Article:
Normal  Updated          6m35s  records       Successfully update records of resource
  Normal  Updated          6m35s  desiredphase  Successfully update desiredPhase of resource
  Normal  Applied          6m35s  records       Successfully apply chaos for dev/nginx
  Normal  Updated          6m35s  records       Successfully update records of resource

The control level also needs to query and obtain Chaos resources, so that users of the platform can view and manage the execution status of all Chaos experiments. To achieve this, we can call REST API to send a file Get or List Request. But in practice, we need to pay attention to detail. In our company, we noticed that every time the console requests the full amount of resource data, the Kubernetes API server gets overloaded.

I recommend reading how to use console runtime tutorial (in Japanese). If you don’t understand Japanese, you can still learn a lot from the tutorial by reading the source code. It covers many details. For example, by default, the kubeconfig console runtime, tags, environment variables, and the service account installed automatically in the Pod reads from multiple locations. Request to withdraw number 21 for armosec/kubescape This feature is used. This tutorial also includes common operations, such as how to number, update, and overwrite objects. I haven’t seen any very detailed English lessons.

Below are examples of Get And List Requests:

package controlpanel
import (
    "context"
    "github.com/chaos-mesh/chaos-mesh/api/v1alpha1"
    "github.com/pkg/errors"
    "sigs.k8s.io/controller-runtime/pkg/client"
)
func GetPodChaos(name, namespace string) (*v1alpha1.PodChaos, error) {
    cli := mgr.GetClient()
    item := new(v1alpha1.PodChaos)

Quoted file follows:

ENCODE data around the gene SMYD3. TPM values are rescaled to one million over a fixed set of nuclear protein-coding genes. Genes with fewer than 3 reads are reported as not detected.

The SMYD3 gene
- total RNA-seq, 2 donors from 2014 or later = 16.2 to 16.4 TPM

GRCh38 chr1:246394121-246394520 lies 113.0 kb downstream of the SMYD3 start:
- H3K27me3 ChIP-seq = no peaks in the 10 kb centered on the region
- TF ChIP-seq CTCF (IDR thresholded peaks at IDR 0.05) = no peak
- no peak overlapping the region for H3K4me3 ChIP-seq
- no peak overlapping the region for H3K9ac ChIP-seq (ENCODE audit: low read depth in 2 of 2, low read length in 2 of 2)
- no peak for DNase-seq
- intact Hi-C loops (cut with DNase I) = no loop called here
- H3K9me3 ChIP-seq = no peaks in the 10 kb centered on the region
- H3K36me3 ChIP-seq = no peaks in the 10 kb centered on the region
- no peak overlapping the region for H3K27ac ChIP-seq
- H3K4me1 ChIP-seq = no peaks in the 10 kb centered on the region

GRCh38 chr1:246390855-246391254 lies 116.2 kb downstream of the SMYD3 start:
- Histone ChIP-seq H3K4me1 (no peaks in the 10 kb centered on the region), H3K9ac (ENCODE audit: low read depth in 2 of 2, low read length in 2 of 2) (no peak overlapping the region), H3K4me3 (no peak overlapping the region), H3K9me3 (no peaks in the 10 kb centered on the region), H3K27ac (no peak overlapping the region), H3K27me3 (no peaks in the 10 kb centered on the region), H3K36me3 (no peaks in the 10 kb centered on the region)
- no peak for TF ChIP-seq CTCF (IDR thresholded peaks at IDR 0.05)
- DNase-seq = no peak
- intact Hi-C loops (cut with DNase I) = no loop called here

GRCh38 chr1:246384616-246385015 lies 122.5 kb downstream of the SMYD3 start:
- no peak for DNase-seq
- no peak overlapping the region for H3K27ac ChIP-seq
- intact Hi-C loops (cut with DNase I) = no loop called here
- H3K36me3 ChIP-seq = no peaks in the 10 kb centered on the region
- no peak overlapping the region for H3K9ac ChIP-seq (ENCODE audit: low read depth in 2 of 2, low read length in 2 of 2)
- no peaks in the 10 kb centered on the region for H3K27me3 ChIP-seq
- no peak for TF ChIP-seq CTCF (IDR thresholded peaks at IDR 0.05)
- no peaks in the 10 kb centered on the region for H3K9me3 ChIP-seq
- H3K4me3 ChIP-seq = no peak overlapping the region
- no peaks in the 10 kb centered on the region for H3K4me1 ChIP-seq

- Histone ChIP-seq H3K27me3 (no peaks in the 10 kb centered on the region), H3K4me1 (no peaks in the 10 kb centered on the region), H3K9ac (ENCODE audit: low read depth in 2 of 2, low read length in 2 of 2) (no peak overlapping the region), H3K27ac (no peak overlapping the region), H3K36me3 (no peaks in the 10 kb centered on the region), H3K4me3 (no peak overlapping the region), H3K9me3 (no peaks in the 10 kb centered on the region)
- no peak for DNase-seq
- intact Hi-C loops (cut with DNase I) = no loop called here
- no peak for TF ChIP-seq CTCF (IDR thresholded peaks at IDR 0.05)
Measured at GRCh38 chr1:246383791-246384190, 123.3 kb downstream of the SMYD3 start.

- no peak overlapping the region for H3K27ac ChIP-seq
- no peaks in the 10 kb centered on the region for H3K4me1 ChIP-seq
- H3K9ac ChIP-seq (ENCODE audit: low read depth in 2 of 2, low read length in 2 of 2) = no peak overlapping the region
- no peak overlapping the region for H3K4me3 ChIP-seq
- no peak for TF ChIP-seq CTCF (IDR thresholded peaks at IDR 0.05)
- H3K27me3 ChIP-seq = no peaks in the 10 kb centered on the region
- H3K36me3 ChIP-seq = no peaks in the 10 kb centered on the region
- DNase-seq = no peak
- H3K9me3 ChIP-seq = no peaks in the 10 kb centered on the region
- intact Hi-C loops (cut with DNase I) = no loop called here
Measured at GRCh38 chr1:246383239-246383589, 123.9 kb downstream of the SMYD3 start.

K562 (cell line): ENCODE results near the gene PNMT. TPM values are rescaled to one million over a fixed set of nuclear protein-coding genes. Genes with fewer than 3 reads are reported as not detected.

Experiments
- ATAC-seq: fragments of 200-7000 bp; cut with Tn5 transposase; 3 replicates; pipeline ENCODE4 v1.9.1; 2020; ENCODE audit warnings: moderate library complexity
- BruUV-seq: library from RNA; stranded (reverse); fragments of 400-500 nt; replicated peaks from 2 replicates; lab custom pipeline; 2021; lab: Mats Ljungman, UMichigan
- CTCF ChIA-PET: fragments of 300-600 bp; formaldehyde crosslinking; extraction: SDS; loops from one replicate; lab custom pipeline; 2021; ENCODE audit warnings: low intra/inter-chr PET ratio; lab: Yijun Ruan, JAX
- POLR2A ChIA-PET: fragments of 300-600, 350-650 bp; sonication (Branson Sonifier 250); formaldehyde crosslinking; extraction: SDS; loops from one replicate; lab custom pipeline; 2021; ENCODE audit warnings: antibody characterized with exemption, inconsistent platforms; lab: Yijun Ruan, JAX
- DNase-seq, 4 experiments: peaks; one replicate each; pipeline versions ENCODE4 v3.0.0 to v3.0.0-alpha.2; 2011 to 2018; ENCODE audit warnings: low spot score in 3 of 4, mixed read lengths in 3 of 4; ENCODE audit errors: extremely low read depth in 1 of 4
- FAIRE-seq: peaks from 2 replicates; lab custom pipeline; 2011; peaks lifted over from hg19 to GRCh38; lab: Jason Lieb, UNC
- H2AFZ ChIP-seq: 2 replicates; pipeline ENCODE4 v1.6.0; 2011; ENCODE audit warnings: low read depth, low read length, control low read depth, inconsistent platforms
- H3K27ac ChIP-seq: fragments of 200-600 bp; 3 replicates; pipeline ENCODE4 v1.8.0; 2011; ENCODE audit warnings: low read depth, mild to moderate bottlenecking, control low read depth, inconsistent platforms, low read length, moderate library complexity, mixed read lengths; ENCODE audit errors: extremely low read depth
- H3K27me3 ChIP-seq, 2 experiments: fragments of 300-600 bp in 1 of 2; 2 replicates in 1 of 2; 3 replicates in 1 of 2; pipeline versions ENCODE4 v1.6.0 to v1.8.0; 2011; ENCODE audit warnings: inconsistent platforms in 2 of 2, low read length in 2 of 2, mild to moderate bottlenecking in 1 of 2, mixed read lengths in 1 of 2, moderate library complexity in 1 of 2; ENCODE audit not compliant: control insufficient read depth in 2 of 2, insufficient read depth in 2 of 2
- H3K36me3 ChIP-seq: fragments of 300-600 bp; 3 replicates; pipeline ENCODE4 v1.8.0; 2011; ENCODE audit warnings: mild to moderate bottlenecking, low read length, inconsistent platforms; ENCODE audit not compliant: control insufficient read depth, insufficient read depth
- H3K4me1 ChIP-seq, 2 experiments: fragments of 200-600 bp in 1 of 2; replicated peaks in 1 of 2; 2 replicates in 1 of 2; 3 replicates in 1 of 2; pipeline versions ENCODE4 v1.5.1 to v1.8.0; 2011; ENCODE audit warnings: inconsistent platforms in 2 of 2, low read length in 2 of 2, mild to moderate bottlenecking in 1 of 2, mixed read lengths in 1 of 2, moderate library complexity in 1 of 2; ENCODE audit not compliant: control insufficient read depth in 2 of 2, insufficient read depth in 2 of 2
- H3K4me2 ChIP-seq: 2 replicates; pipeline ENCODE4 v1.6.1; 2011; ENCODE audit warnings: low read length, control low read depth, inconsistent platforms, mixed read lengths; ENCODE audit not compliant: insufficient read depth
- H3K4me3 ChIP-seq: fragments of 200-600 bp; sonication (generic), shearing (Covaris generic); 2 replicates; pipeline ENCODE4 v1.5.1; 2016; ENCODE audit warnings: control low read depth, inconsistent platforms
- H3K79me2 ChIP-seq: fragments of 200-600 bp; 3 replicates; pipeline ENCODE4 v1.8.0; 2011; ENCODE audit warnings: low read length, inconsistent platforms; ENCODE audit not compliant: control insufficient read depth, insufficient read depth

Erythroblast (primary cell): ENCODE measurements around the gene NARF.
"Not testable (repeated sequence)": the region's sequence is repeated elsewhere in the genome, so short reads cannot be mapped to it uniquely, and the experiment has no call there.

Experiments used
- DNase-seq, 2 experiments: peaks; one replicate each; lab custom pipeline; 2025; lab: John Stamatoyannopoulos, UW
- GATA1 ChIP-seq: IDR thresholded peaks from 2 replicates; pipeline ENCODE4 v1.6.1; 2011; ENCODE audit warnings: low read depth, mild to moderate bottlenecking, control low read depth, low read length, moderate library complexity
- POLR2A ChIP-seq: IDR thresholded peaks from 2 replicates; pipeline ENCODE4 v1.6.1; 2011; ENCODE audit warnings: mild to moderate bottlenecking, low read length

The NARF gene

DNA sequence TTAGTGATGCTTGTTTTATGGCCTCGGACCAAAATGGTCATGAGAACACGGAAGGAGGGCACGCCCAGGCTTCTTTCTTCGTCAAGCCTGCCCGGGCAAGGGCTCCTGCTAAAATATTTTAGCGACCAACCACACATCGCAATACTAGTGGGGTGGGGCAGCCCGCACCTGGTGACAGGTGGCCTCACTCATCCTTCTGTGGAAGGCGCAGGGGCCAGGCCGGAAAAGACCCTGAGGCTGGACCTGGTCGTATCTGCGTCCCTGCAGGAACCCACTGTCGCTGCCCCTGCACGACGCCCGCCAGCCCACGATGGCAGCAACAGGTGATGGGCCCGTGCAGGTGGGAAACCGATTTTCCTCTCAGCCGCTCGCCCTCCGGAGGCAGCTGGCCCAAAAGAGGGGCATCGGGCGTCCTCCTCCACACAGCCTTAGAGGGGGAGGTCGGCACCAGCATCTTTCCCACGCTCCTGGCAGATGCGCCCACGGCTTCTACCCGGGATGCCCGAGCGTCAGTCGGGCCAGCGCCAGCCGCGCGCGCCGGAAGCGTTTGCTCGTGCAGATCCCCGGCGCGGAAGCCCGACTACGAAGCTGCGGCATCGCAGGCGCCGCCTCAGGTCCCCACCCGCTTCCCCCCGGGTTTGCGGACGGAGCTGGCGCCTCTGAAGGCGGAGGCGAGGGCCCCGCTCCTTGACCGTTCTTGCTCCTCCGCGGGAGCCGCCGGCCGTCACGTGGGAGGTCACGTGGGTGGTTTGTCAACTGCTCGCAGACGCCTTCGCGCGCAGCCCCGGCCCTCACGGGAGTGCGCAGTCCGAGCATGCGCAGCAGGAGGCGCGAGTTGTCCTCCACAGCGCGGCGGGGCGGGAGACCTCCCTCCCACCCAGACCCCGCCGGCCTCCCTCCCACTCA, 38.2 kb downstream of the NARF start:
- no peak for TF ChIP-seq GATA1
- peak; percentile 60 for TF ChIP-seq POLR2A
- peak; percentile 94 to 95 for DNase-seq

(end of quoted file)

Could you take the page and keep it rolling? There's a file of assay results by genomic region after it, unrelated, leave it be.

if err := cli.Get(context.Background(), client.ObjectKey{Name: name, Namespace: namespace}, item); err != nil {
        return nil, errors.Wrap(err, "get cr")
    }
    return item, nil
}
func ListPodChaos(namespace string, labels map[string]string) ([]v1alpha1.PodChaos, error) {
    cli := mgr.GetClient()
    list := new(v1alpha1.PodChaosList)
    if err := cli.List(context.Background(), list, client.InNamespace(namespace), client.MatchingLabels(labels)); err != nil {
        return nil, err
    }
    return list.Items, nil
}

This example uses the manager. This mode prevents the caching mechanism from repeatedly fetching large amounts of data:

  1. Get the capsule.
  2. get the List Request full data first.
  3. Refresh the cache when the clock data changes.

Chaos theme

The container runtime for the Container Runtime Interface (CRI) provides powerful core isolation capabilities that can support the stable operation of a container. But for more complex and scalable scenarios, container formatting is required. It also provides network chaos Schedule And Workflow Features. Based on the group Cron time, Schedule It can cause malfunctions on a regular basis and at intervals. Workflow Multiple error tests such as Argo Workflows can be scheduled.

The Chaos Console Manager does most of the work for us. The control plane primarily manages these YAML resources. You just need to think about the features that you want to provide to the end users.

Platform Features

The following figure shows the Chaos Network dashboard. We need to consider the features that the platform should provide to the end users.

Chaos Grid Panel

Chaos Grid Panel

From the Dashboard, we know that the platform may have these features:

  • injection mess
  • crash pod
  • network failure
  • pregnancy test
  • I/O Fail
  • event tracking
  • Associated alert
  • Telemetry timing

If you are interested in Chaos Mesh and want to improve it, join the Slack channel (#project-chaos-mesh) or submit pull requests or issues to their GitHub repository.

.

Leave a Comment